I can't really find a good answer to this question - the statement just seems to be assumed everywhere I look. Admittedly, I am not too well versed in the topic but I am an engineer and can understand Fourier Transforms up to a point. But in researching the JPEG algorithm I am led back to the very beginning.

The question seems to be related to the convergence of a Fourier series to a function, but I'm not so concerned with IF a series converges to a function then I am concerned with how Joseph Fourier made this breakthrough in the first place. Did he just think about it and then say it was so? Is there a mathematical proof that says that every periodic function can be represented by sines and cosines?

(Also, if possible, ELI5)


1 Answer 1


In the mid 1700's, Bernoulli was studying the problem of a vibrating string, and he had proposed a general solution in terms of standing waves. Euler realized that, if Bernoulli's solution were to be general, it would be necessary to be able to expand the initial displacement function of the string in a trigonometric series, which is now called the Fourier series: $$ f \sim \frac{a_0}{2}+a_1\cos(x)+b_1\sin(x)+a_2\cos(2x)+b_2\sin(2x)+\cdots. $$ Remarkably, Clairaut and Euler discovered the orthogonality conditions that are needed to isolate the coefficients in such an expansion. They noticed that if you multiply any two of the functions $1,\cos(x),\sin(x),\cos(2x),\sin(2x),\cdots$ and integrate over $[0,2\pi]$, you get $0$ for the answer unless the two functions are the same. And that's how they first determined what the coefficients would have to be, if such an expansion were possible. Euler's opinion was that such an expansion could not be generally possible; instead he thought this represented a restriction on the possible initital displacement functions $f$ that could be used to solve the vibrating string problem in this manner.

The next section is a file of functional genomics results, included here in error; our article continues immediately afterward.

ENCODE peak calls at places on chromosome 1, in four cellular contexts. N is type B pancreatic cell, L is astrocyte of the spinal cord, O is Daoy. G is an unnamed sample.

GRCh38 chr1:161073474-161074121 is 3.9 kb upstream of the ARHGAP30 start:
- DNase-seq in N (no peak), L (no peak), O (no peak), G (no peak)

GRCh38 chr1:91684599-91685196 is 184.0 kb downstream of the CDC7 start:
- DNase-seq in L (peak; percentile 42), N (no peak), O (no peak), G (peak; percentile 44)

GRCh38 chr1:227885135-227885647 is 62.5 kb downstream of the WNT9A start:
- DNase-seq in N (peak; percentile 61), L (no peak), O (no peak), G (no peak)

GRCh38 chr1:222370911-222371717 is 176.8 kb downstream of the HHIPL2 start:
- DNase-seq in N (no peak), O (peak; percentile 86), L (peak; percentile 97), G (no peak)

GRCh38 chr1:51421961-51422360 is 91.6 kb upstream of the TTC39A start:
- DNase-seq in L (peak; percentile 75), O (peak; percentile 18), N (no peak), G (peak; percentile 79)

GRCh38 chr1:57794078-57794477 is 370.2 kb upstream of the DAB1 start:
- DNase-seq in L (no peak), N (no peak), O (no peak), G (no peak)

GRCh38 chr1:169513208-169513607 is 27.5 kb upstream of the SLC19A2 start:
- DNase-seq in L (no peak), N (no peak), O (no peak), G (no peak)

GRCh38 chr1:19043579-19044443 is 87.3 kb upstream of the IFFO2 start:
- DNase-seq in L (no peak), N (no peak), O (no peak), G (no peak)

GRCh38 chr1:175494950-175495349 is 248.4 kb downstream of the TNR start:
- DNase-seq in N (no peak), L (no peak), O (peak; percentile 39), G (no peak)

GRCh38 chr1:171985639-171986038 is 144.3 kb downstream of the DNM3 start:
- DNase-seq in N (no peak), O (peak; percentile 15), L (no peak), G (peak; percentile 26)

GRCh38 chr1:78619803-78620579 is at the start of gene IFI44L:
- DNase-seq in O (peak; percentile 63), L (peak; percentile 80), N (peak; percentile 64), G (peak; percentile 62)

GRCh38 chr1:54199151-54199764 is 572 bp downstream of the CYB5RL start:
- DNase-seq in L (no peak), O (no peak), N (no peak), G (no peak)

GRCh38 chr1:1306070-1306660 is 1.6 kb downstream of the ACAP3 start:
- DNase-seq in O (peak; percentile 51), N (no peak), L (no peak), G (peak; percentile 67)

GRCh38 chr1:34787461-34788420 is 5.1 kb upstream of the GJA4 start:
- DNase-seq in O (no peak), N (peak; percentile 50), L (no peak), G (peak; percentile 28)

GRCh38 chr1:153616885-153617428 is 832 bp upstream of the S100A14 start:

Fourier decided that such an expansion would have to be possible, and he set out to prove it. Fourier conjectured that a general "mechanical" function could be expanded in such a series. Amateur Historians are quick to point out that Fourier's conjecture is not true for general Lebesgue integral functions, but they forget that Fourier was dealing with piecewise analytic functions where you could use anti-derivatives to determine integrals. That's all they could do at the time, because the Riemann integral was not invented until about a century later!

Fourier's conjecture was generally thought to be false by Mathematicians of his time. Fourier set out to prove the conjecture. Fourier came up with the Dirichlet integral representation in his treatise on Heat Conduction, which basically settled the issue for the types of functions of Fourier's time. Just as Fourier was falsely credited with the Fourier series and integral coefficient formulas, Dirichlet was falsely credited with Fourier's integral representation of the truncated series. This probably happened because Fourier's treatise was banned from publication for quite some time because of the controversial nature of his work, which was not generally accepted at the time. Historians accept that Fourier rigorously proved that general periodic functions of his time had Fourier expansions. You can find the proof in Fourier's 1811 treatise on Heat Conduction.

  • $\begingroup$ Great answer, thank you for the context $\endgroup$
    – squeegene
    Commented Jul 30, 2018 at 1:19

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